My Tokyo cyberpunk adventure.
Many people will tell you that Japan is a nation of extremes. Brand-new, towering skyscrapers sit right alongside tiny temples that have stood for hundreds of years. The cities are a cornucopia of technology, while the countryside rattles along with trains and mechanised rice planters built before the bubble collapsed. I recently had the good fortune to travel to Tokyo and spend 10 days touring the city, getting a feel for a city racing headlong to the future.
Tokyo is a massive place. More a collection of joined-up towns with their own Central Business Districts, residential areas and industry than one giant city. Some of these towns retain the old-world charm of the time before the Meiji restoration; when the emperor ushered in an age of modernisation, while other areas are filled with signs in glowing neon and great swathes of people buzzing about. I experienced my fair share of both but, being on the geeky end of the spectrum, it was the latter that grabbed my attention.
There is an unbelievable amount of automation in Tokyo. Vending machines are everywhere; usually filled with drinks but some of them hold more exotic wares (toast is exotic when it comes out of a vending machine, I swear). Most machines will have a wide variety of drinks available, from hot cans of coffee to simple water to ice cream drinks (these are delicious). The food machines at the stations remind me of Blade runner; stocked as they are with soy snacks and umbrellas. Many restaurants will have vending machines for ordering your food too. Ichiran in Shibuya allows you to eat a meal without ever seeing more of the staff than their hands as they place your ramen through a slot at your bench table. Perfect for any introverts!
Akihabara Electric town is the place geeks and gadgeteers dream of. Street after street of electronic and gadget shops. Everything from audio equipment and computer peripherals to vinyl toys and DVDs. The stores in Akihabara stretch up and up with floors of just about any tech you could imagine. There are some real gems hidden amongst the tacky, touristy shops and you'll certainly see some unique sights. The streets are often crowded and so the main strip is closed to cars on weekends to ease some of the crush.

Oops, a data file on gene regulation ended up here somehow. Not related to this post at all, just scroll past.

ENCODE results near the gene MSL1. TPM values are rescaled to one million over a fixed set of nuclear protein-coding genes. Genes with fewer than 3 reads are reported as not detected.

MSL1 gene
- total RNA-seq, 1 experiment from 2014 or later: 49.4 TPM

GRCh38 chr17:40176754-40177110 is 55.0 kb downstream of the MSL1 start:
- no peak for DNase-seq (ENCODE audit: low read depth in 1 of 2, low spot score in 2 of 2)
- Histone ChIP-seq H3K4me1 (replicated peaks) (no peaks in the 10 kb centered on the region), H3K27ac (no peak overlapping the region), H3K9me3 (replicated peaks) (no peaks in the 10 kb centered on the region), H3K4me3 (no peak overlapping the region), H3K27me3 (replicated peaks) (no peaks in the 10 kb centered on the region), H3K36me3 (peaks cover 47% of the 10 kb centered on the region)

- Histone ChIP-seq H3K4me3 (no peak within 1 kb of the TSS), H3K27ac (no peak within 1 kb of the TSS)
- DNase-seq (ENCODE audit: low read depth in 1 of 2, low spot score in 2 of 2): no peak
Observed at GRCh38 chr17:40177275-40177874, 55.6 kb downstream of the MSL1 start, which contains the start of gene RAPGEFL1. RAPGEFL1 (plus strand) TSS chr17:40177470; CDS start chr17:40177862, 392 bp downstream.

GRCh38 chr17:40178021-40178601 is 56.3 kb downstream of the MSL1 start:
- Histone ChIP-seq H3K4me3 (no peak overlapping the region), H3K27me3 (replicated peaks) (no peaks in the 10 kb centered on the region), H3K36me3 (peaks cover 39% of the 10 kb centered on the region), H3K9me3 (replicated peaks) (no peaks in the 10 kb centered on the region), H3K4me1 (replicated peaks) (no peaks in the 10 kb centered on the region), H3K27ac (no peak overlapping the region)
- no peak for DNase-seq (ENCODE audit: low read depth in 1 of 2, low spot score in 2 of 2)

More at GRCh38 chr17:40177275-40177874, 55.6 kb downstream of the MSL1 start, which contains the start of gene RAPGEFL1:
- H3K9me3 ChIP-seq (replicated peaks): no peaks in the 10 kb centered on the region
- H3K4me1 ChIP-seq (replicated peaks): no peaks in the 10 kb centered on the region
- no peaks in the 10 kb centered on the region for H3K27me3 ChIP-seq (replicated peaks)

A series of tubes
Japan is currently ranked 6th in the world by Akamai's 'State of the Internet' report, in terms of connectivity (Britain is hovering around 23rd). Average peak connection speed is approximately 78Mb/s and 90% of the country has a connection of over 4Mb/s. Internet cafes are dotted all around the city, with concentrations in Electric town, and are closer to public lounges with computers than the dingy LAN-centres we know in the UK. Food and drink can be bought and is served in your booth or room to snack on while you surf or play games. Mobile connectivity is also ubiquitous and quick. Answering a phone call in a public place is considered rude and there are many signs on trains and other public areas asking you to turn your phone to silent and refrain from answering phone calls. Instant messaging and emails, however, are considered perfectly acceptable and so you will often see Tokyoites, especially teenagers, tapping away on their phone keyboard.
Waking up from the Japanese dream
Tokyo has many of the innovations of other major cities that I've visited around the world. The trains and metro system have a card system similar to London's Oyster cards (although the Suica and Pasmo cards work right the way across Japan) and there is the distinct buzz of activity that is present in places like New York. However, Japan does enough differently to make a visit unique. The tech that make life easier and just a bit more novel is a thing to behold and should not be missed. You'll get hooked on that canned coffee, trust me.